Monthly Archives: June 2016
“Travel changes you. As you move through this life and this world you change things slightly, you leave marks behind, however small. And in return, life—and travel—leaves marks on you.”
Saturday was a good day up on The Ridge.
In the morning, I met up with a mother grouse and her brood. The little chicks could not have stood much more than two inches off the ground. I wanted to get a picture, but Mama had a comfort zone just out of decent camera range, so I was content just to watch the family waddle around the edge of my yard.
Later in the day, after putting the sheathing on the new outhouse frame, I had twin moose yearlings join me near the bus. They did not look old enough to have been chased away by Mom yet, but I did not see Mother Moose either. She may well have been around, and chose to let her foolish children eat the birch and willow shoots down below my deck, right where I’d like to build the sauna.
It was time for a break anyway, so I kicked back in the chair on my deck and watched the twins, until they ate their way back into the trees.
The youngsters are out & about, exploring the world.
It should be noted:
In the microscopically small print of the patent of 1891, it was strongly suggested that for outhouses, the toilet paper roll be stored in a Folger’s coffee can with the roll facing clockwise.
The coffee can must come with a lid.
“And I think over again
My small adventures
When with a shore wind I drifted out
In my kayak
And thought I was in danger.
Those small ones
That I thought so big,
For all the vital things
I had to get and to reach.
And yet, there is only
One great thing,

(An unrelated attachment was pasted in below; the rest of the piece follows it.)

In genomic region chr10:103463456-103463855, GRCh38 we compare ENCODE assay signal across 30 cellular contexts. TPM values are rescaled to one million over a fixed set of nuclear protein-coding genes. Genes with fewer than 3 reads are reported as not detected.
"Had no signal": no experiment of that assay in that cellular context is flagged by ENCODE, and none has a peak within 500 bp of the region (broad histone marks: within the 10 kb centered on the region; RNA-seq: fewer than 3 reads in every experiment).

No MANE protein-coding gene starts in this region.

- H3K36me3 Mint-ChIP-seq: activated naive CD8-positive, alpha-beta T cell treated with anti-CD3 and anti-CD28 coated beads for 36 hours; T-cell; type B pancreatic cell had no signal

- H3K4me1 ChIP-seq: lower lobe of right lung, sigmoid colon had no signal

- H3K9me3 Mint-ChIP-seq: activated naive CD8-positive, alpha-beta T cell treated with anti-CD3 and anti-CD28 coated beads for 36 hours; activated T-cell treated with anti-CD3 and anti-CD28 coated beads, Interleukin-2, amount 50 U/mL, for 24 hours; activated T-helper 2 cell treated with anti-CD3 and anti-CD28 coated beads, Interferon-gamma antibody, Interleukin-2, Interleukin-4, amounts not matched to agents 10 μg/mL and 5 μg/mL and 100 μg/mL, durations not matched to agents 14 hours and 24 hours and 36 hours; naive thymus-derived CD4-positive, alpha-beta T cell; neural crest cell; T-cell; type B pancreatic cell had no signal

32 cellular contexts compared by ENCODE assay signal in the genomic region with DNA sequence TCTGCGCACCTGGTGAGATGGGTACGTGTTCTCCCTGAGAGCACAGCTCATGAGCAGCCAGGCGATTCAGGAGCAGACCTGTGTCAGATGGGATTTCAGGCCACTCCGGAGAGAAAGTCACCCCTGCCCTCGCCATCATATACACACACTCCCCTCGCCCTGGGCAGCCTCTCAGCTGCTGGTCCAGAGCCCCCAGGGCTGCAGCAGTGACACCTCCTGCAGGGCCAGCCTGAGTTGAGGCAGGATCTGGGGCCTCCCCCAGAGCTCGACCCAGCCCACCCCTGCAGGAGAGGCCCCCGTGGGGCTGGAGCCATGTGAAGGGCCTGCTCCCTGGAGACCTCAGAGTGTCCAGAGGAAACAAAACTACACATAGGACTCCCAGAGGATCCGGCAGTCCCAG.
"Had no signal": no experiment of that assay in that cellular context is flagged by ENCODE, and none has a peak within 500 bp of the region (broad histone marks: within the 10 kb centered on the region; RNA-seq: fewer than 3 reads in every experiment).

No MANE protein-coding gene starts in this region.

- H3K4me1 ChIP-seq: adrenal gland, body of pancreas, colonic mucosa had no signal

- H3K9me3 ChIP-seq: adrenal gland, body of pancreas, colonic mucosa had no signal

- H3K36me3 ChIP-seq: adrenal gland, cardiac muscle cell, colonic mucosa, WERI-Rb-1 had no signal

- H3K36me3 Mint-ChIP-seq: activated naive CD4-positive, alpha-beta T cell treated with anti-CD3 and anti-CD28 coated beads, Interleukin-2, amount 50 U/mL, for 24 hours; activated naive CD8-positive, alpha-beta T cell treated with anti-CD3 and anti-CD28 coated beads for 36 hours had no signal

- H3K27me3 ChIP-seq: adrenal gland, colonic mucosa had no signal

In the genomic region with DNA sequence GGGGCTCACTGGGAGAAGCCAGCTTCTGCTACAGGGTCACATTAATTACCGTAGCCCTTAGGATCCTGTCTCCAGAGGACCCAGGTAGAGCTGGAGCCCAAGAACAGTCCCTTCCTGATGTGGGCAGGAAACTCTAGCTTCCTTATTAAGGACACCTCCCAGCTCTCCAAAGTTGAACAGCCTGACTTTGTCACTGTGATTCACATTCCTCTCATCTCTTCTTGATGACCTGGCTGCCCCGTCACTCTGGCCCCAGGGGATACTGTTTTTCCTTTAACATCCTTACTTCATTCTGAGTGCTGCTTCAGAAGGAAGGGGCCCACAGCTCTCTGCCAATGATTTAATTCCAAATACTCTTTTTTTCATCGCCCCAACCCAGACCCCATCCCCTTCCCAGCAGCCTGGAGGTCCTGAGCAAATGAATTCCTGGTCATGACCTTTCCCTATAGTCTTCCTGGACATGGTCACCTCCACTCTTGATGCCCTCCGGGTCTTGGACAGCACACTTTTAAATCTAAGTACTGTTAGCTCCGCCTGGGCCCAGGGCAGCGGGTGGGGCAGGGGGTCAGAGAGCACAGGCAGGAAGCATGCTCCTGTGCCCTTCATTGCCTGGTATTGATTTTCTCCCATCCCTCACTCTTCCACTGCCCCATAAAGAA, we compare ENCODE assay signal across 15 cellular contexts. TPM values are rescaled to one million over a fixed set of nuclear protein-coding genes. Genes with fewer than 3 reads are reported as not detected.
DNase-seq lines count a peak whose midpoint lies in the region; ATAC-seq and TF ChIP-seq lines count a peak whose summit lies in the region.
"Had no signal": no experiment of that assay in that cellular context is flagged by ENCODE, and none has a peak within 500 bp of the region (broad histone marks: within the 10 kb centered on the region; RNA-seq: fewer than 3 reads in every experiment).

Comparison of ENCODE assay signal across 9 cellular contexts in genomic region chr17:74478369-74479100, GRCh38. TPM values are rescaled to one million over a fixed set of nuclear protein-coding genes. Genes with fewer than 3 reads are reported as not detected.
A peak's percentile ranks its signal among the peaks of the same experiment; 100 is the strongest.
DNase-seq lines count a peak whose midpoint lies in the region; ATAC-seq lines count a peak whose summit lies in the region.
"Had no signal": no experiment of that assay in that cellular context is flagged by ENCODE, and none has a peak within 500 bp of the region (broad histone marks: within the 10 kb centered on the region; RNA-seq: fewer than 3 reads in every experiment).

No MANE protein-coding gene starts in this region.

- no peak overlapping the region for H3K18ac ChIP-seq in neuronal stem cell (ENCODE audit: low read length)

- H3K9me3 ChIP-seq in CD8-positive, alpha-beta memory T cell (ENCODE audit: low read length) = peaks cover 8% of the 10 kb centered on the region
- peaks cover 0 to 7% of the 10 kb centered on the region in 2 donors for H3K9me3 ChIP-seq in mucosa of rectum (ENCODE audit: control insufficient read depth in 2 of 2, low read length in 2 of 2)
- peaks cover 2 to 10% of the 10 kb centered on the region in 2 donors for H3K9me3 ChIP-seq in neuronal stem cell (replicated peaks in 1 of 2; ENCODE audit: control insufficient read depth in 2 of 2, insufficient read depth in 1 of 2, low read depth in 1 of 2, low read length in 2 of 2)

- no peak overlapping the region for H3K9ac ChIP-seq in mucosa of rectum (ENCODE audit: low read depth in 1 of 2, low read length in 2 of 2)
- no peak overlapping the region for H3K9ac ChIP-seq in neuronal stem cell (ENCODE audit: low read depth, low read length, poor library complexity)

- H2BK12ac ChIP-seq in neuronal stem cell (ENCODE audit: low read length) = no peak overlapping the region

The only thing:
To live to see in huts and on journeys
The great day that dawns,
And the light that fills the world.”
— An Eskimo song translated by Knud Rasmussen
in “Intellectual Culture of the Copper Eskimos”
I was walking down the trail when I came across two Native women inspecting the ground alongside the path.
“They out yet?” I asked as I passed them.
“Have you seen any?” One asked in reply.
“No, I haven’t, but I wouldn’t trust my judgement.”
The second woman said, “I think it’s a bit early, but they are right around the corner!”
I agreed it was too early, but she was also correct that the blueberries would be ‘right around the corner’. Once that happens, the trail would be lined with people carrying little, red, berry pickers and white, plastic buckets.
I’m not a fan of combat fishing, and I have no patience for combat berry picking, but it is a social event that many others mark on their calendars. I know where there are always blueberries on the Back 40 that my friends and I go to when the urge comes to stock up, but for the most part that bounty gets eaten by the birds and the bears.
Still, for a period of time every summer, Interior Alaska sets up an all you can eat buffet for blueberry fans. Don’t forget to keep an eye out for the competition… both four legged and two.